Good heat, no bugs and timely rain raising the spirits of Edmonton-area farmers
‘Couldn’t ask for better growing conditions right now’
After an abysmal harvest dampened by a September snowfall, the current growing season is encouraging for farmers in the Edmonton area.
As rain falls off and on, Mike Wedman spends a rare weekday on the road away from his farm.
Continuous rain over the past three days may be a downer for some but Wedman is pretty happy about it. His crops — wheat, canola, peas, malt, oats and barley, all planted near Devon, Alta., 25 kilometres southwest of Edmonton — could use the moisture.
"Couldn't ask for better growing conditions for right now. No bugs, that's the other thing," Wedman said. "It's been quite nice watching everything proceed in the fields."
Although heavy rain keeps farmers off their fields, it allows time for indoor work or running errands.
Michael Kalisvaart, owner of Kalco Farms near Gibbons, spent the day doing renovations on his horse ranch as the rain fell. His crops in Sturgeon County are thriving.
"Feeling pretty good about things. Conditions are almost ideal," Kalisvaart said. "We started out the season fairly dry which was helpful for a quick and efficient planting. And since then we've actually had fairly timely rains."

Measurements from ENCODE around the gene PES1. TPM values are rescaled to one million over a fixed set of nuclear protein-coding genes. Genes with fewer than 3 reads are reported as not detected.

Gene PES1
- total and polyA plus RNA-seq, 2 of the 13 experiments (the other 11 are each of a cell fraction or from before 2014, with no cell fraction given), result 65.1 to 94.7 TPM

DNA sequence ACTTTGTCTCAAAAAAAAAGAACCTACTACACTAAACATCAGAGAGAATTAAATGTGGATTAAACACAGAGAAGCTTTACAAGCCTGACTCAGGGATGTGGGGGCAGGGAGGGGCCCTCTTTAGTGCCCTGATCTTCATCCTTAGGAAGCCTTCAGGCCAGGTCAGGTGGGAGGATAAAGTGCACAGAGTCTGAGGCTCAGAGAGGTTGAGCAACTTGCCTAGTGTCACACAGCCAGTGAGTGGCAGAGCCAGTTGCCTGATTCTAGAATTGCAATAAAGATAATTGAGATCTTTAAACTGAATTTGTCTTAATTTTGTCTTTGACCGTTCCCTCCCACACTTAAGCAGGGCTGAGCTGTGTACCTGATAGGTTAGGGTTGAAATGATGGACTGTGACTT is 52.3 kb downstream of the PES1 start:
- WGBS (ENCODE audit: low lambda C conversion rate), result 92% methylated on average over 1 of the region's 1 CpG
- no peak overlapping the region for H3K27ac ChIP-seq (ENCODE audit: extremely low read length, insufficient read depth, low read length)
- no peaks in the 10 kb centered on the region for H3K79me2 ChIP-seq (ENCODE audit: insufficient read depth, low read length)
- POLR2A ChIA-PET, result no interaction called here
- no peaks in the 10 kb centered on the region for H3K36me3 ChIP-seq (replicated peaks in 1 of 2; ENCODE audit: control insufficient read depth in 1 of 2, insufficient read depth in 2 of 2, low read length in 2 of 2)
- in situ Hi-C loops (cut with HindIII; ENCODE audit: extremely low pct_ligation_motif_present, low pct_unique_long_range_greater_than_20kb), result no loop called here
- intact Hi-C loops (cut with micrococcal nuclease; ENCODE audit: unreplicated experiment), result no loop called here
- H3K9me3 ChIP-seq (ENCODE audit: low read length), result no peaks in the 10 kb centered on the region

Both farmers are feeling optimistic after a couple of harvests that have been less than ideal for central Alberta farmers. In September, snow fell early and continued throughout the month.
This led to farmers being forced to keep their crops on longer than expected, as the fields were too wet for equipment. It's happened a few times over the past three years.
"It really affected the quality of our crops," Kalisvaart said. "A lot of people did not even finish and had to finish this spring, including ourselves."
Early indications are a good sign for Wedman.
"In the last couple of days it's been growing like crazy," Wedman said. "I talked to a couple friends and they can't believe how fast everything is growing, before this rain.
Both men admit their currently sunny outlook could change in the fall when the big payoff happens at harvest.